Are you a Victorian home educator up for review this year?
A video of the VRQA reviews information session is available from the VRQA website.
Don’t stress, we’re here to help
Because of our work over the past year, HEN advises that reviews are not expected to be stressful, onerous or intimidating.
The home educators on VHEAC have prepared sample review materials and individual support is available to members as required – contact email@example.com with your membership name.
What is a review?
A review checks that you are complying with the regulations i.e providing regular and efficient instruction that substantially addresses the eight Learning Areas. The review is NOT against the Victorian Curriculum or year levels.
10% of families are reviewed each year.
Reviews involve one child’s registration per family – you can choose which child.
What to expect
Your review notification will specify a month (somewhere between April and October), but you can nominate another month if preferred.
Reviews will be assessed by someone with empathy for home education — in fact one of them is a home educator.
You choose the method of review:
- submitting evidence (see below).
- a phone interview
- a face-to-face interview. This can be at a place of your choice, and children are not required to be present.
At the conclusion of a satisfactory review, all children in your family are exempt from a review for two years.
There is no mandated form of review. It is up to you how you demonstrate your child is receiving an education that, taken as a whole, substantially addresses the eight Learning Areas. Some ideas follow with links to samples prepared by home educators:
- Report with photos (includes VRQA feedback)
- Report with work samples
- Report from a recording App (e.g. KeptMe, GoogleKeep etc)
- Work Samples
- Photo record/scrapbook
- Competition results/assessments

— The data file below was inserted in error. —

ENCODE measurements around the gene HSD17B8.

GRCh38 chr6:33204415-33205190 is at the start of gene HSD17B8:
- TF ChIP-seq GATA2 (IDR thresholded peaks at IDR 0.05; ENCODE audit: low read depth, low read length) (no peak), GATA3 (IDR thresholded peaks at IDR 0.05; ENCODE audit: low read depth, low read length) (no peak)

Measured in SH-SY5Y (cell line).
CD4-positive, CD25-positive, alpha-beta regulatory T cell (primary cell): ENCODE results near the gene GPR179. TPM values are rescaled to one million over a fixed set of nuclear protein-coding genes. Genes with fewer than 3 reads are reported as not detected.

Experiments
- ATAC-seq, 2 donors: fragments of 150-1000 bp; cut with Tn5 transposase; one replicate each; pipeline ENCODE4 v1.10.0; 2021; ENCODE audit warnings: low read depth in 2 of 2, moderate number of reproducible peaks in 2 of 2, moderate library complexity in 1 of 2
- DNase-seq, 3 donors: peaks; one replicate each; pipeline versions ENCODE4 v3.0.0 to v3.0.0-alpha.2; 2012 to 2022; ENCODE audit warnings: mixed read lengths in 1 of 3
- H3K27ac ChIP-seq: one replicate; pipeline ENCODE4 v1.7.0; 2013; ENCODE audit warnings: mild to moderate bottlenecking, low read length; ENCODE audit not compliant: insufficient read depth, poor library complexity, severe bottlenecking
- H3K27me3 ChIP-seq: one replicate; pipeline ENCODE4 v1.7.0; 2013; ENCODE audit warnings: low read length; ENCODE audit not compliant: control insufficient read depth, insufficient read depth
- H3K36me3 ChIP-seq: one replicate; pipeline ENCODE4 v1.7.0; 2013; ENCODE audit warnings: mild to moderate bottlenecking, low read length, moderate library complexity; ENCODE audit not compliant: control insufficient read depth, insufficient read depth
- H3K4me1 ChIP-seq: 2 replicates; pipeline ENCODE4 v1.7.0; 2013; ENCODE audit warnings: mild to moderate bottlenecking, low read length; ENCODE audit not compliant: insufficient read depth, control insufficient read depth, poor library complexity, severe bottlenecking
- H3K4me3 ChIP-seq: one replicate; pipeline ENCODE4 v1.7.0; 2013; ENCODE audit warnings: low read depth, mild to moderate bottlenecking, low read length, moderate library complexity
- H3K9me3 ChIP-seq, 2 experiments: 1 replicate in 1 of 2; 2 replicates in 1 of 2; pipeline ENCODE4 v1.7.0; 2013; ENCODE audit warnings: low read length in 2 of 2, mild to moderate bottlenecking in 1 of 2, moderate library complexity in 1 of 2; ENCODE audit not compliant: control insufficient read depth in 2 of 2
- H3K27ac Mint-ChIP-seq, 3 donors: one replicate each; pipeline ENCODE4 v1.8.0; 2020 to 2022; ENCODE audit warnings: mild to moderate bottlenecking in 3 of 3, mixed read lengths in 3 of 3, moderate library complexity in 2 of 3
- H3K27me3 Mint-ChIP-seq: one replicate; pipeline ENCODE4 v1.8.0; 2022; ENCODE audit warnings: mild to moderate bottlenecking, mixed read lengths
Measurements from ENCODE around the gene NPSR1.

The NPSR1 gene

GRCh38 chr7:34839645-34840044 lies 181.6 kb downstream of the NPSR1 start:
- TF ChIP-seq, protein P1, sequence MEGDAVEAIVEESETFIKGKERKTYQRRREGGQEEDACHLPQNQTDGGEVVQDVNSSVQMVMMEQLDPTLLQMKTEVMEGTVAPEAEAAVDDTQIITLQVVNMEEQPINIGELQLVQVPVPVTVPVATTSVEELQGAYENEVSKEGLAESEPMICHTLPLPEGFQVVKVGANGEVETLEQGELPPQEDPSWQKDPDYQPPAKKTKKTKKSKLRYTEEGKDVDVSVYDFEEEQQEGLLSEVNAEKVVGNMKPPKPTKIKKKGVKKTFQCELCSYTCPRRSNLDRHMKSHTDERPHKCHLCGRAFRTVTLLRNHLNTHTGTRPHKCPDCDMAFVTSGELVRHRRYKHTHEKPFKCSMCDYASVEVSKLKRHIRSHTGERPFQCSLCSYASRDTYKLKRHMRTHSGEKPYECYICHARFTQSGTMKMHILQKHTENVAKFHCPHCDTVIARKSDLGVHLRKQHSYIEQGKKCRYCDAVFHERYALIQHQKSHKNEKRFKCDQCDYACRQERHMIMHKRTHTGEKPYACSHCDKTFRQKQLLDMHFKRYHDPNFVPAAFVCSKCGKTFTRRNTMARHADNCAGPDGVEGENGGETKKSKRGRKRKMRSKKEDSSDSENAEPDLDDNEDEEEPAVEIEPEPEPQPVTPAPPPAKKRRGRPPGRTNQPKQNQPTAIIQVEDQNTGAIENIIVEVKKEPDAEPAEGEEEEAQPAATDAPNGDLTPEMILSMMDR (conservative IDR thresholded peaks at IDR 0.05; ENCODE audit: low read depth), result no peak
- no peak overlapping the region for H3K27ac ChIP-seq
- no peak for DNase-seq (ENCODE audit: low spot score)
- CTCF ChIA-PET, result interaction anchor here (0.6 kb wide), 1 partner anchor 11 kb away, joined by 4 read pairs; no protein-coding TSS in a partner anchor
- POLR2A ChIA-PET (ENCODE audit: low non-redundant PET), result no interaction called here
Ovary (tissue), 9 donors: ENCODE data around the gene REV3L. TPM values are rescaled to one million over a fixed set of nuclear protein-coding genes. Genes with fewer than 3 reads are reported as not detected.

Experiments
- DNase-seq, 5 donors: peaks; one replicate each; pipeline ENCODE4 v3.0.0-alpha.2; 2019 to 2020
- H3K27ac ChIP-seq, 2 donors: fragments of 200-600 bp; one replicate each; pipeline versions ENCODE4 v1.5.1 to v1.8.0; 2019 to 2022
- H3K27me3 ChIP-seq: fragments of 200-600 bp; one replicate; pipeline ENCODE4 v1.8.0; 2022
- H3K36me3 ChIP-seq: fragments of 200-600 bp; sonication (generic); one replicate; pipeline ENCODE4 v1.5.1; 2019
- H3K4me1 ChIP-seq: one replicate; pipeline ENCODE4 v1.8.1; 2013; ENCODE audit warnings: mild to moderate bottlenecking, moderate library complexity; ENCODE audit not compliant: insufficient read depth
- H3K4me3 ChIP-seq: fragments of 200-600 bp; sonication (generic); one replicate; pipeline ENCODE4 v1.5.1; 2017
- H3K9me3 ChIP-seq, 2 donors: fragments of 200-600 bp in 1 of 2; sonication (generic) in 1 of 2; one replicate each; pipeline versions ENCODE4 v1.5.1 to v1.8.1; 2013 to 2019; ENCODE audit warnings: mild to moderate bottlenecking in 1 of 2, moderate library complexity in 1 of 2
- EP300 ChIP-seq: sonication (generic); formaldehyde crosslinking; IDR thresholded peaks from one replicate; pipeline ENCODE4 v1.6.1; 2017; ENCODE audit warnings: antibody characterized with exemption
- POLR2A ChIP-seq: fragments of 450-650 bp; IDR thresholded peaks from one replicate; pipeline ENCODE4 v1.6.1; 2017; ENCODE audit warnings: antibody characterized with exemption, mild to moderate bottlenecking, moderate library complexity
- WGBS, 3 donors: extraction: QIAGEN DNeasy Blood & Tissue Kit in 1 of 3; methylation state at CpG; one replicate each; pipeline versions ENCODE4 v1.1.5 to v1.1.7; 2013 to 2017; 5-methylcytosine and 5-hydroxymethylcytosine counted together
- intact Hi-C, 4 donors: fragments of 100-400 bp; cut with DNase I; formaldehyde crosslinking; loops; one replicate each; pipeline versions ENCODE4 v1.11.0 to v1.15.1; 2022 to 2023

- Blog (includes VRQA feedback) or facebook page (private if you wish)
- Calendar notes
- Annotated photos/scrapbook
- Journal excerpt (includes VRQA feedback). Note: You do not need to keep this level of records on an ongoing basis, but you could do so for a week while under review. A month’s journal would be the maximum to submit.
You may wish to commence record-keeping when you receive notice of a review, or you may choose to make a habit of it. You may also choose to simply write a report when your review comes up— it is up to you.
But if the VRQA assessor is not satisfied after that discussion/report, they have the legal authority to ask for more information — this is where records are beneficial.
- Unschooling is recognised as a valid method of home education. You’ll need to elaborate on the learning opportunities and resources provided and could provide photo evidence etc.
- A review will check you are delivering an education, it will not assess the child. i.e. you cannot fail a review on the basis of a child’s lack of progress.
- You choose a period over which you can demonstrate the education. That could be anything from details of a week to a report on a year (but that’s report on a year, do not submit a year’s worth of work or records!)
- Things don’t have to look like school to be educational, think of all the activities and excursions you do – check our list to jog your memory.
- What if your child is in the school recovery phase? That’s fine, you need to report on how you are meeting the regulations in the context of your child. This sample report demonstrates how to report for a child who left school in a mess.
- What if your child has specific learning needs that mean you aren’t covering all 8 KLAs? Again, that’s fine: you need to report on how you are meeting the regulations in the context of your child. You can choose any reporting method, state your child’s circumstances (no medical evidence required) and report accordingly e.g. the spreadsheet report is for a child with Down Syndrome.